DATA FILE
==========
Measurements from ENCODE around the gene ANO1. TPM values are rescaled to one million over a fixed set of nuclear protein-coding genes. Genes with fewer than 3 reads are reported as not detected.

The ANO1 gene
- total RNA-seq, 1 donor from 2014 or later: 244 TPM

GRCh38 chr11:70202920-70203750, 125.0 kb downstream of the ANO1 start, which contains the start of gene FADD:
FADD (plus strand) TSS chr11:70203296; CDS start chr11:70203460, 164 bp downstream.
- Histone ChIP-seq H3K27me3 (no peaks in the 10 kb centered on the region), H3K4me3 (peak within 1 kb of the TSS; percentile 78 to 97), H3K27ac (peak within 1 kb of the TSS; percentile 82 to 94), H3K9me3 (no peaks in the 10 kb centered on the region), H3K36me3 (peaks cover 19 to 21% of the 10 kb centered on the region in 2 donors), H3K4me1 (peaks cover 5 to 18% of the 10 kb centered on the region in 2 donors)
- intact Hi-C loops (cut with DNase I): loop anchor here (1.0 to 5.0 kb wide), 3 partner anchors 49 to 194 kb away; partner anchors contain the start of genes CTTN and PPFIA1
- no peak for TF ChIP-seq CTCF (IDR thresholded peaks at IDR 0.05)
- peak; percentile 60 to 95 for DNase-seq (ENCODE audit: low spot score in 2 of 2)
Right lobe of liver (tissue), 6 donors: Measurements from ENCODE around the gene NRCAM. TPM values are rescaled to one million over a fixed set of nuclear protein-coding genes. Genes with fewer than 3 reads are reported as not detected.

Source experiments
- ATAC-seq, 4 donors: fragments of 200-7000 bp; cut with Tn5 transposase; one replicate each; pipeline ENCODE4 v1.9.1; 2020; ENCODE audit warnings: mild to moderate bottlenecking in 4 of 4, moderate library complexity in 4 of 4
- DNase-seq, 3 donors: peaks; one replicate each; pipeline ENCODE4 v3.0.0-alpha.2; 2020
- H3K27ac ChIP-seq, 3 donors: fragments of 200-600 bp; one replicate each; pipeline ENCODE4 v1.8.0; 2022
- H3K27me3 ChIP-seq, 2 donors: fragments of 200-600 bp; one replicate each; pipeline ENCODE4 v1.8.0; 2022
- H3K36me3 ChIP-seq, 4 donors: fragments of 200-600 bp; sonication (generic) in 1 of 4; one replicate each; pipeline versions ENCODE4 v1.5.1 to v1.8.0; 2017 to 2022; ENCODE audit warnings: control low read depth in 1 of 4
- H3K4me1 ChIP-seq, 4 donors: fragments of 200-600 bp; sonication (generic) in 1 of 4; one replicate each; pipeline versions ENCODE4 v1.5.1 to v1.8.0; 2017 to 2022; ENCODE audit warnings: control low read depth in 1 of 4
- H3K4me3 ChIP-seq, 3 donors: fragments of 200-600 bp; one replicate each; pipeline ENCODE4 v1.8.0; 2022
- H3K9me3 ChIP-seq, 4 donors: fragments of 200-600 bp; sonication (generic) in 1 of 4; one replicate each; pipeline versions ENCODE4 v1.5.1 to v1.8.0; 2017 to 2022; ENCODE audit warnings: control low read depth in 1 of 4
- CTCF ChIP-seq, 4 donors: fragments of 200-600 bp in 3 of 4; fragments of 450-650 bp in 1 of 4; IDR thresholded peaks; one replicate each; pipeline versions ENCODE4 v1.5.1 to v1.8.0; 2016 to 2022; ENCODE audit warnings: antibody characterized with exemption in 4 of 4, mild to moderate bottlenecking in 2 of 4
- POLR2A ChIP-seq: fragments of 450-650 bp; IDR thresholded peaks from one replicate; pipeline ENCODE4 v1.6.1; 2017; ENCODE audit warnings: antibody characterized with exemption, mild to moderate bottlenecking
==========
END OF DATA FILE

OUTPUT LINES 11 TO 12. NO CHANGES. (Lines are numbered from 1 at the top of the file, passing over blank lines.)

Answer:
Source experiments
- ATAC-seq, 4 donors: fragments of 200-7000 bp; cut with Tn5 transposase; one replicate each; pipeline ENCODE4 v1.9.1; 2020; ENCODE audit warnings: mild to moderate bottlenecking in 4 of 4, moderate library complexity in 4 of 4